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    Home > Food News > Food Articles > A new suckling-shaped species in Jehol appears!

    A new suckling-shaped species in Jehol appears!

    • Last Update: 2021-04-17
    • Source: Internet
    • Author: User
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    A new suckling-shaped species in Jehol appears!
    Their front paws can dig holes.
    .
    .




    A new suckling-shaped species in Jehol appears!
    Their front paws can dig holes.
    .
    .
    A new species of suckling-shaped Jehol appears!
    Their front paws can dig holes.
    .
    .


     

    The hands can be grasped, the waist can be straight.
    .
    .
    How the human spine evolved through interaction with the environment, this question has to be answered from mammalian fossils hundreds of millions of years ago.

    On April 7, researchers from the Institute of Vertebrate Paleontology and Paleoanthropology of the Chinese Academy of Sciences (hereinafter referred to as the Institute of Paleospine) and the American Museum of Natural History discovered three columns from the Early Cretaceous Period (about 130-110 million years ago) Fossiomanus senensis and Jueconodon cheni were featured in Nature.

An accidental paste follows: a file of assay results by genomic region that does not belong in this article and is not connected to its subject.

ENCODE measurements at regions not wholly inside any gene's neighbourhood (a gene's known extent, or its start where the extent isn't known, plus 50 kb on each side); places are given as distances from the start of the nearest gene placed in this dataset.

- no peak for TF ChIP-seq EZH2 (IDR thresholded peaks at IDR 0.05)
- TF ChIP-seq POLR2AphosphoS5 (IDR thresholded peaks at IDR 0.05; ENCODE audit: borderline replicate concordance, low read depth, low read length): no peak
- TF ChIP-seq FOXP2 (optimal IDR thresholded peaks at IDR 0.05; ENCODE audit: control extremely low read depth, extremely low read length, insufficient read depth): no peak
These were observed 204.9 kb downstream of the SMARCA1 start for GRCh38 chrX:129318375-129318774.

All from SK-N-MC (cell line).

Researchers compared them with living animals and discovered the polymorphism of the mammalian spine and the reason for the species diversity.

    Ecological restoration of Chinese diggers and Chen's diggertodons (drawn by Zhao Chuang)

    Evidence for the convergent evolution of mammals

    Evidence for the convergent evolution of mammals

    These two new species of mammals come from the "world-class fossil reservoir"-the Jehol Biota in western Liaoning, China.
    Among them, the specimens of Chinese digging animals not only preserve the most complete cranioposterior bones of the three-rowed beasts that have been reported, but also the skeleton mammalian fossils found for the first time in the Jehol Biota.

    Prototype specimens of the Chinese Digger (left) and Chen's Digger (right) (provided by Mao Fangyuan)

    "Chinese digger is a mammalian animal, but it is not a mammal in the traditional sense, but a mammal-like reptile that is closely related to it.
    " explained Meng Jin, one of the corresponding authors of the paper and a researcher at the American Museum of Natural History.
    Mammals is a broader concept.
    It is defined in the phylogenetic framework with the tri-row of dentatodons where the Chinese excavators are located, and includes the branch of living mammals.

    Mao Fangyuan, the first and co-corresponding author of the paper and an associate researcher at the Institute of Paleospine, told the China Science News that the Chen’s digger is a mammal, so from a phylogenetic point of view, the Chinese digger and the Chen’s digger Although beasts live in similar times, their kinship is far apart.

    Mammal phylogenetic framework and differentiation time of main taxa (relaxation analysis of research team members)

    "What's interesting is that their bone morphology is very similar.